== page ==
Medpedia is a new collaborative website that launched today, aiming to become a comprehensive resource of medical knowledge. The site is designed for medical professionals, students and the public to access information about medical information, providing information in both “Plain English” and “Clinical” versions. And it seems to have the firepower to become at least a widely known and influential resource: its founding Advisory Board includes Mitch Kapor and former deans and professors at leading American medical schools, and associated institutions include Harvard, Stanford, University of Michigan and UC Berkeley, to name a few.
As for how they intend to keep the information on the site reliable, it would appear that the site’s administrators are seeking a balance where the site can grow collaboratively but not at the expense of inaccurate information. Anybody can get an account and suggest changes, but only approved, verified health professionals and PhDs in biomedical fields can make changes directly and act as lead editors on articles. They even appear to recognize the valuable knowledge of other health workers and expert patients and the site will continue to struggle with how to recognize trustworthy sources of information.
I think a public resource of medical and health information is extremely valuable, and Wikipedia with its myriad ephemeral tangents cannot fill this need. And until now, although there are resources available for health professionals both free and behind pay walls, there was no single go-to resource that the public could consult. I am impressed that Medpedia takes conflicts of interest seriously, (as does the Canadian Open Medicine Journal) although it remains to be seen whether conflicts are in fact detectable with the same ease as the rest of the information on the site. I am especially impressed with how open the site is, in terms of contributions, comments, and copyright licensing.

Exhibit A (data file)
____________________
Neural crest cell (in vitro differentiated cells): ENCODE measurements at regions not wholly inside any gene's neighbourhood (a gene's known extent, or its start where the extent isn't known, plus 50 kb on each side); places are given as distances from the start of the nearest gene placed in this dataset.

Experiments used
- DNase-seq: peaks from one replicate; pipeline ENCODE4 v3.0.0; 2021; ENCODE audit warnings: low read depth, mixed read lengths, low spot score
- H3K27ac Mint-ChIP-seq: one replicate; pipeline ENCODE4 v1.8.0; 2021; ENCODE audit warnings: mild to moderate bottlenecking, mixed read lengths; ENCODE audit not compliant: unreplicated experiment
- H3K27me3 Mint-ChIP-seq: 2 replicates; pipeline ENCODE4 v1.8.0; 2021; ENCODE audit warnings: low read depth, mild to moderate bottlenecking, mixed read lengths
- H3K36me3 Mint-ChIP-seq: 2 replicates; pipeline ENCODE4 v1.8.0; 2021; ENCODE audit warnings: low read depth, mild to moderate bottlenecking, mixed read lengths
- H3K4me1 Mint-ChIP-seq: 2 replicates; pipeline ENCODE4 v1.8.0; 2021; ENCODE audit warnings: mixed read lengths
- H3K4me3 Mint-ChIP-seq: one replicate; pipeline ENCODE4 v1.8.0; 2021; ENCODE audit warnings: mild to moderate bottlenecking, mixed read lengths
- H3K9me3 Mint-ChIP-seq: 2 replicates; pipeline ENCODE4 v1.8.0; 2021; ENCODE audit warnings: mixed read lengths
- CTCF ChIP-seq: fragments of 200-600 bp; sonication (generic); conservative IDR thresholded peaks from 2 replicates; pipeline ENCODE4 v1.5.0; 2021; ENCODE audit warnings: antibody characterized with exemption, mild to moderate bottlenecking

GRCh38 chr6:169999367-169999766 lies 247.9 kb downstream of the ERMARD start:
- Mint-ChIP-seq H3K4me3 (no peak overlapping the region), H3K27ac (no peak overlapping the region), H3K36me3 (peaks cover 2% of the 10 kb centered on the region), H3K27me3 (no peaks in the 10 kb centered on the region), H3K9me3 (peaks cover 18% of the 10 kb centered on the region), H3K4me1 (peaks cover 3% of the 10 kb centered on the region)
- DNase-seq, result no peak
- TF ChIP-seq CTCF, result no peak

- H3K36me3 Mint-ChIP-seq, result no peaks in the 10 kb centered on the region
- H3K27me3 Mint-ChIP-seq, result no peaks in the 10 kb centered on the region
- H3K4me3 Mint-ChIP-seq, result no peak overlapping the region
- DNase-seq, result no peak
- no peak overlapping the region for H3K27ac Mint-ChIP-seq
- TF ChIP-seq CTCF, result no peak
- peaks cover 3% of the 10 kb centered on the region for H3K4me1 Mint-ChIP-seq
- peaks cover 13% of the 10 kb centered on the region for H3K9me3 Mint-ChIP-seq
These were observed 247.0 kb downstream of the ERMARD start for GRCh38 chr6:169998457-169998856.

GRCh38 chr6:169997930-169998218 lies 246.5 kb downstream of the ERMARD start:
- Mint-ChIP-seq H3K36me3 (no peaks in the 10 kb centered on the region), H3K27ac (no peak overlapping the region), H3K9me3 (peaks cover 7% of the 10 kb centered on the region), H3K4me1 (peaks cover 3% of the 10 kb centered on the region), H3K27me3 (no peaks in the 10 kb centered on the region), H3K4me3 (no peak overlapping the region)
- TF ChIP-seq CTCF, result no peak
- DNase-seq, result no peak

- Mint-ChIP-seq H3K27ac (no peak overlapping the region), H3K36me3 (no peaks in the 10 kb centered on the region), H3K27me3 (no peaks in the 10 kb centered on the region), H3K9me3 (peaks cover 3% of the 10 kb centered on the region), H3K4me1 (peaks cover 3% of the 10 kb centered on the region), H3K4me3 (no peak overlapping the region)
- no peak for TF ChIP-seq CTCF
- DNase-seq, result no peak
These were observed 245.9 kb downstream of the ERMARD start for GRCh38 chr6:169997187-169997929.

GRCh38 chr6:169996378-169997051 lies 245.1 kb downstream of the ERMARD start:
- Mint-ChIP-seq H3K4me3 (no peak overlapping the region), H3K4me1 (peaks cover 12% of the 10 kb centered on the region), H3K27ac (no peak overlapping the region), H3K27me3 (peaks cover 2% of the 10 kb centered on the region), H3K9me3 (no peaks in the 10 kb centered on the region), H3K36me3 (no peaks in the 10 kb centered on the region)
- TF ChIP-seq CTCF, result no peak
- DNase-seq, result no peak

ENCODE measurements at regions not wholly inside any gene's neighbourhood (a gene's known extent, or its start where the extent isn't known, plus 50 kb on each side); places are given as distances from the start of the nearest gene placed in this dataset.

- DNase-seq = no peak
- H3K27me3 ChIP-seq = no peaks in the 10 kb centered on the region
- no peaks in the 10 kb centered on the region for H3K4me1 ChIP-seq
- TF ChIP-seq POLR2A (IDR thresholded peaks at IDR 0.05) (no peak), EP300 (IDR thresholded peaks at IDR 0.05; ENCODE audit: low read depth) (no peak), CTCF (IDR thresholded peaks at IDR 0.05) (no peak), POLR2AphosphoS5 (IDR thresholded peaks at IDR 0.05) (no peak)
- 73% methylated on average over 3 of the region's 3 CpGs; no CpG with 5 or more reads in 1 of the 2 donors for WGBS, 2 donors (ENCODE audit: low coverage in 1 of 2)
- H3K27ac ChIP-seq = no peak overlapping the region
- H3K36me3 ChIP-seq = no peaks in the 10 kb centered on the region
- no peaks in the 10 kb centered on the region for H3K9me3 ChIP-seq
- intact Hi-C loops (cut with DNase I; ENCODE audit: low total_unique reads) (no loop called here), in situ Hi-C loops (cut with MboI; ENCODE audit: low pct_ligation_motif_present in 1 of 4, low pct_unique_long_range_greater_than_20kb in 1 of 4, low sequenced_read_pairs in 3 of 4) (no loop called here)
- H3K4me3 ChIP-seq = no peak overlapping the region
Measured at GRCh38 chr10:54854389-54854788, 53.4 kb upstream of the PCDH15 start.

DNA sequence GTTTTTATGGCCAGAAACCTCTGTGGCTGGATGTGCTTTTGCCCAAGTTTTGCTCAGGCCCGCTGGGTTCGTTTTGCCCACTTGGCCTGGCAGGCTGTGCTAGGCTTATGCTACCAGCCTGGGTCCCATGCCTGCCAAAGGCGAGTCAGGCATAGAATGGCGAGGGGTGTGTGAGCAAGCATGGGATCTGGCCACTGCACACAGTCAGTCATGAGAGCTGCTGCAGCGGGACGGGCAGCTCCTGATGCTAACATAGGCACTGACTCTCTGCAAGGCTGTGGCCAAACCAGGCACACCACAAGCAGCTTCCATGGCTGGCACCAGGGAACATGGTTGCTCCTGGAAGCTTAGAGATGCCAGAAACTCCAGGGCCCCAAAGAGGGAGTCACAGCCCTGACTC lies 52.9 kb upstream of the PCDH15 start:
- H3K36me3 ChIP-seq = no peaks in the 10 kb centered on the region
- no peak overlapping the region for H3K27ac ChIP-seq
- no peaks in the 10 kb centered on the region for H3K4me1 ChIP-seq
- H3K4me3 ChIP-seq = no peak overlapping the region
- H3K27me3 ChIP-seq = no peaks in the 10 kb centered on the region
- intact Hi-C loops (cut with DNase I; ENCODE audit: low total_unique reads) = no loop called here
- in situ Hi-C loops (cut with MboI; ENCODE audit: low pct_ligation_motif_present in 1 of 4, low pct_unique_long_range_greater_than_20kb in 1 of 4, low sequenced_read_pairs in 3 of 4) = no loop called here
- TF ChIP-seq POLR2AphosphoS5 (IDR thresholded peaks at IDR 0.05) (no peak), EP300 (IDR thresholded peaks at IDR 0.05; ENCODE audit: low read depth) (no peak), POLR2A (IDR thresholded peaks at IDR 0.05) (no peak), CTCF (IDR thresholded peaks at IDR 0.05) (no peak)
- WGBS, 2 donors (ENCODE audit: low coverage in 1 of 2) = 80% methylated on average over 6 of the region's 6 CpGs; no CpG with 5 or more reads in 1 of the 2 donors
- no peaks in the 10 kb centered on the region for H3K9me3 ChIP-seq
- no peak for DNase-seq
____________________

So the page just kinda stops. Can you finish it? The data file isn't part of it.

I remain sceptical, but not pessimistic, about how objective the information on the site can be, especially if it were to achieve the level of ubiquity of Wikipedia. At that point, the audience accessing the information would be extremely valuable, and it would become extremely difficult in that particular arena to maintain distance from vested interests. But if systems are put in place early and an expectation becomes entrenched on the part of contributors and readers that the information is free of conflicts of interest and written with a broad conceptualization of the constructed idea of health itself, then perhaps it can resist those pressures.